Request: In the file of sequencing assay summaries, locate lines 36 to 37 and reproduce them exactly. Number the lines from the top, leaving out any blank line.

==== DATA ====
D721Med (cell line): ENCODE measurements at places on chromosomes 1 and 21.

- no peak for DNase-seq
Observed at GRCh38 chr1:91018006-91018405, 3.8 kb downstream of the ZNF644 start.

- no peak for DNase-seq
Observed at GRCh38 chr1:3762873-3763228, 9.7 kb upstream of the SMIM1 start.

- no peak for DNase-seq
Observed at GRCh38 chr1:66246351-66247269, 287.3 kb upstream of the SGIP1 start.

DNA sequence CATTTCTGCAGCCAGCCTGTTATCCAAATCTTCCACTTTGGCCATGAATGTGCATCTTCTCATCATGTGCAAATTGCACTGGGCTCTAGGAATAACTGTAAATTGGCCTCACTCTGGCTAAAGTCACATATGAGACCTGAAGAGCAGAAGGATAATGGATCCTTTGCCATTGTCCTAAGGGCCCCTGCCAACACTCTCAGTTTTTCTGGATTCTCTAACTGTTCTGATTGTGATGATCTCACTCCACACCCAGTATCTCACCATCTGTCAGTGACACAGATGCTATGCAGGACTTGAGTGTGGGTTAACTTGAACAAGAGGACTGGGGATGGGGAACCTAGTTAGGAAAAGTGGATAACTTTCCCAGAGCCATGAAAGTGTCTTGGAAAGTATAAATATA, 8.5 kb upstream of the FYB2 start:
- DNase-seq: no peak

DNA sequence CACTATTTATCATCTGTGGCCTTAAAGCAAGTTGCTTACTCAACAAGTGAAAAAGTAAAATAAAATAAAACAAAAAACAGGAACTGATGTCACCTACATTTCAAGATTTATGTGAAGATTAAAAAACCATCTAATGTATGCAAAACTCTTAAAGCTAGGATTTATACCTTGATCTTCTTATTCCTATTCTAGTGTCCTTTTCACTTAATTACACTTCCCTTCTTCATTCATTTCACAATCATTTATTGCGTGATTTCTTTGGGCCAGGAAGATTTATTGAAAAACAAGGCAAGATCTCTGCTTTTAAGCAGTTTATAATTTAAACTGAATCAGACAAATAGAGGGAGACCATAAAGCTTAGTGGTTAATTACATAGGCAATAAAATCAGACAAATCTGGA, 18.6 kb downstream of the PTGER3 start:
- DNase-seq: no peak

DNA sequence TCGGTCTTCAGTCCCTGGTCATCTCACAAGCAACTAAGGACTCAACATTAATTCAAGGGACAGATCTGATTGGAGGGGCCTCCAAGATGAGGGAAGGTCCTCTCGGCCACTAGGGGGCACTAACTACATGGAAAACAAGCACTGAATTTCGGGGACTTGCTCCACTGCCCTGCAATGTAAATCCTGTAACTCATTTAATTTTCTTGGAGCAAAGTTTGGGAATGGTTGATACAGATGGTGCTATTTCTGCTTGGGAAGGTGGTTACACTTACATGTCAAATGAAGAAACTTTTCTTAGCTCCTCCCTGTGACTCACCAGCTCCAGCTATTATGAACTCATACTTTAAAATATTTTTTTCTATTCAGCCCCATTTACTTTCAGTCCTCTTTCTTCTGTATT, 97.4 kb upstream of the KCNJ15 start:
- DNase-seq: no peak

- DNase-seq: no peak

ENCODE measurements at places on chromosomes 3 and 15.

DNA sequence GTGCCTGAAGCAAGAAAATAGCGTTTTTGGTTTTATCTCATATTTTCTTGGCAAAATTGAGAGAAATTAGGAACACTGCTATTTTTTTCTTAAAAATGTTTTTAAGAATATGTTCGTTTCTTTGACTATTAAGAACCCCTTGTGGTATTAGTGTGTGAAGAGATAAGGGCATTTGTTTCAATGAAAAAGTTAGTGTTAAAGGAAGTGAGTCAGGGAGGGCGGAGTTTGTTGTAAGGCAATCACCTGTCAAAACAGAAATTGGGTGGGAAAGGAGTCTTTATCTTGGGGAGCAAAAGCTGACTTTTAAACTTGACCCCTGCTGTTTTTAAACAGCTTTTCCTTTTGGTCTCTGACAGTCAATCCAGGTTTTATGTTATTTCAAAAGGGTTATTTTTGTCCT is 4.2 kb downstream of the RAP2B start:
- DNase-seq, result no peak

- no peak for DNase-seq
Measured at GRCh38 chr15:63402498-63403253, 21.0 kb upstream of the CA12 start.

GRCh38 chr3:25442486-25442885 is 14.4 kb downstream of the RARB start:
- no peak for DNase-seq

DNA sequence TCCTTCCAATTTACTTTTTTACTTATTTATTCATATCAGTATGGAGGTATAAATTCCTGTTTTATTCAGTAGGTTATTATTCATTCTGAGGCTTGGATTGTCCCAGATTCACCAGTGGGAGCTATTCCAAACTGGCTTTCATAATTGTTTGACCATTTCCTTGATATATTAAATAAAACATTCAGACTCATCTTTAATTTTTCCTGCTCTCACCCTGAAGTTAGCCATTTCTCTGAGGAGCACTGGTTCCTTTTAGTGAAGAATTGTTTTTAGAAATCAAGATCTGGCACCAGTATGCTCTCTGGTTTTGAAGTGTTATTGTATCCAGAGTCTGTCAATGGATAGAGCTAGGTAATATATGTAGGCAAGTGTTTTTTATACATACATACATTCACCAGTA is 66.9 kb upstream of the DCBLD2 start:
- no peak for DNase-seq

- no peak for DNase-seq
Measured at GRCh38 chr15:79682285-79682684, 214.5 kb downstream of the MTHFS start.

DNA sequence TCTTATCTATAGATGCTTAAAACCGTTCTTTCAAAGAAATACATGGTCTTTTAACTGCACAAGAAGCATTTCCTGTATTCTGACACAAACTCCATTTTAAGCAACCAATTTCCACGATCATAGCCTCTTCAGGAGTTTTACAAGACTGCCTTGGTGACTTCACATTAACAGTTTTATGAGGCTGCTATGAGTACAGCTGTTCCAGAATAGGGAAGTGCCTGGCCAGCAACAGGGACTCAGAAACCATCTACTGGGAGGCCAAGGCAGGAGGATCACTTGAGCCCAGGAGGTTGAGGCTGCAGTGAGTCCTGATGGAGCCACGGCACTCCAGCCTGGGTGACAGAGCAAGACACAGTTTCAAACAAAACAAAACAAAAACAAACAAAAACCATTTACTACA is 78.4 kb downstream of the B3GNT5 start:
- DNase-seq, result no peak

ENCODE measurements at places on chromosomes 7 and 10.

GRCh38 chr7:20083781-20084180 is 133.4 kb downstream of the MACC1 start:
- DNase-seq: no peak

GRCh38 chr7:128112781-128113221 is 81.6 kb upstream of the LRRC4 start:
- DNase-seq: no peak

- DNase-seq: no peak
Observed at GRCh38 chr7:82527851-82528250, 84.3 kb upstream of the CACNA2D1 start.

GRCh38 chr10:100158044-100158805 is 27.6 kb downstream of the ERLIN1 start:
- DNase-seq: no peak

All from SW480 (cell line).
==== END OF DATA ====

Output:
- DNase-seq: no peak

All from SW480 (cell line).